Here are today’s five thing to know about Mousse:

  1. The word mousse is French and translates as “froth” or “foam.”
  2. Cold dessert mousses are often poured into decorative glasses and garnished with fruit, sweet sauces, or whipped cream.
  3. Savory mousses can be made from fish, shellfish, meat, foie gras, etc.
  4. There are three key constituents to a mousse: base, binder, and aerator.
  5. They may be hot or cold and are often squeezed through a piping bag onto some kind of platform to be used as hors d’oeuvres.

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Today’s Pinterest Board : Foodimentary

Today’s Food History

  • 1835 Samuel Langhorne Clemens (Mark Twain) was born. American author, pen name Mark Twain, who wrote ‘Tom Sawyer’, ‘Adventures of Huckleberry Finn’, etc. There are many quotes and descriptions about food and dining in his works. An example is: “A man accustomed to American food and American domestic cookery would not starve to death suddenly in Europe, but I think he would gradually waste away, and eventually die.” (From ‘A Tramp Abroad’).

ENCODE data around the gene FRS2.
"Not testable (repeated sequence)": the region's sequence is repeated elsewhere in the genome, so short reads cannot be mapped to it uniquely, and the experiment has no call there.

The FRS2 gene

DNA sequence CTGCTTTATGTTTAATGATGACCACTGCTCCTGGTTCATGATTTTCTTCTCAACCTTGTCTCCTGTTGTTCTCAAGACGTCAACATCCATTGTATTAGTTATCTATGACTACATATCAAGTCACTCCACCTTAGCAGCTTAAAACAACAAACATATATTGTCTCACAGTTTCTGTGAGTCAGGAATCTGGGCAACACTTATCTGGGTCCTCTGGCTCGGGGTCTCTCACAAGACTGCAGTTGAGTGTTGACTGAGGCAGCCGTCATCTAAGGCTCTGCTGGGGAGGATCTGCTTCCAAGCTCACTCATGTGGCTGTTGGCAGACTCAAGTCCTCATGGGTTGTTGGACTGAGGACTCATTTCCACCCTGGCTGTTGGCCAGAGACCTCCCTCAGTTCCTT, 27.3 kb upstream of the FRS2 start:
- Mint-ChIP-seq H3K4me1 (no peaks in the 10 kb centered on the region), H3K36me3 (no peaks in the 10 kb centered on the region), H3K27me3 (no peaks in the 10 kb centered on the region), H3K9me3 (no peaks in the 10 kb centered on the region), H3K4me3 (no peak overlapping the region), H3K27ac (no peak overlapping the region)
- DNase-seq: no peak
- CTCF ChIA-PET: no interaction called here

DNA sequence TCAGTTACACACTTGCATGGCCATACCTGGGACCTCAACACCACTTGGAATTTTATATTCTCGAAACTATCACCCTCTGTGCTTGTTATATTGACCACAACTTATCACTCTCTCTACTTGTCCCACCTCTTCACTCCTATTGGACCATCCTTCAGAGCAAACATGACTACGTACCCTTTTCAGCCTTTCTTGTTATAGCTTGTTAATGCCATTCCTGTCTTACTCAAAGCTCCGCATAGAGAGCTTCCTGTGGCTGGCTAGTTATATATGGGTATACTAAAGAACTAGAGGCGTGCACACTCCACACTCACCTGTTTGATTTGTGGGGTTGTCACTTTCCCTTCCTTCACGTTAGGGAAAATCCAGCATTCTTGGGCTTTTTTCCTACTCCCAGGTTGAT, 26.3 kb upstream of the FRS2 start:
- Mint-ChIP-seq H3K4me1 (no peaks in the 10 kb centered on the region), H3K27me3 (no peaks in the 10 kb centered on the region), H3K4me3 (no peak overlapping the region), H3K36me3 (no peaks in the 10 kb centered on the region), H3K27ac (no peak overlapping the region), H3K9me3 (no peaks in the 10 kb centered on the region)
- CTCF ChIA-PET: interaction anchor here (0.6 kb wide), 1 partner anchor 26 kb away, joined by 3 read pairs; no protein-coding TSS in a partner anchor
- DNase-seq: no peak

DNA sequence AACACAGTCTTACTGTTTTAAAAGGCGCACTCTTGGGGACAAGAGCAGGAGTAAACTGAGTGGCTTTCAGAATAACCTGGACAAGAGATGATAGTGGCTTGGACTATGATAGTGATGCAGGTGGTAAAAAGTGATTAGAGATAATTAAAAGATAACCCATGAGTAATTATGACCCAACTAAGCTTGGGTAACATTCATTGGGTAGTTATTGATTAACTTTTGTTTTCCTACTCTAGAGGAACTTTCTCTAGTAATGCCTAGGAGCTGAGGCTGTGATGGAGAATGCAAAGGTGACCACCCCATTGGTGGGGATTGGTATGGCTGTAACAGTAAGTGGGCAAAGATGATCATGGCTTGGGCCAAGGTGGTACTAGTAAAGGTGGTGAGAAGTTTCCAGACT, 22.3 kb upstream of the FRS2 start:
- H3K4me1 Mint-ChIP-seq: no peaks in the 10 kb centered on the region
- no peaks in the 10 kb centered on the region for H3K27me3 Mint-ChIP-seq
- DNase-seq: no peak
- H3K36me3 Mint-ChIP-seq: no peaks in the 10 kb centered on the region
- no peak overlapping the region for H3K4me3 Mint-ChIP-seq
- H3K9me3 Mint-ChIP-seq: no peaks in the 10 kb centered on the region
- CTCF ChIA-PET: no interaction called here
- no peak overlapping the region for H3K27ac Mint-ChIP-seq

• 1838 The Great Pastry War.  A brief conflict began between Mexico and France caused by a French pastry cook who claimed that some Mexican Army soldiers had damaged his restaurant. The Mexican government refused to pay for damages. Several other countries had pressed the Mexican government for similar claims in the past due to civil unrest in Mexico.  France decided to do something about it, and sent a fleet to Veracruz and fired on the fortress outside the harbor.  They occupied the city on April 16, 1838, and through the mediation of Great Britain were promised payment of 600,000 pesos for the damages.  They withdrew on March 9, 1839.
  • 1858 John Landis Mason patented the Mason Jar.
  • 1875 A.P. Ashbourne patented a biscuit cutter.
  • 1875 A.J. Ehrrichson patented an oat-crushing machine.
  • 1944 Rob Grill of the music group ‘Grassroots’ was born.
  • 1967 Casimir Funk died. Funk was a Polish-American biochemist who came up with the word ‘vitamine’ later changed to ‘vitamin.’
  • 1983 Alfred Heineken, president of Heinken (the beer) was kidnapped. He was freed after a ransom was paid 3 weeks later.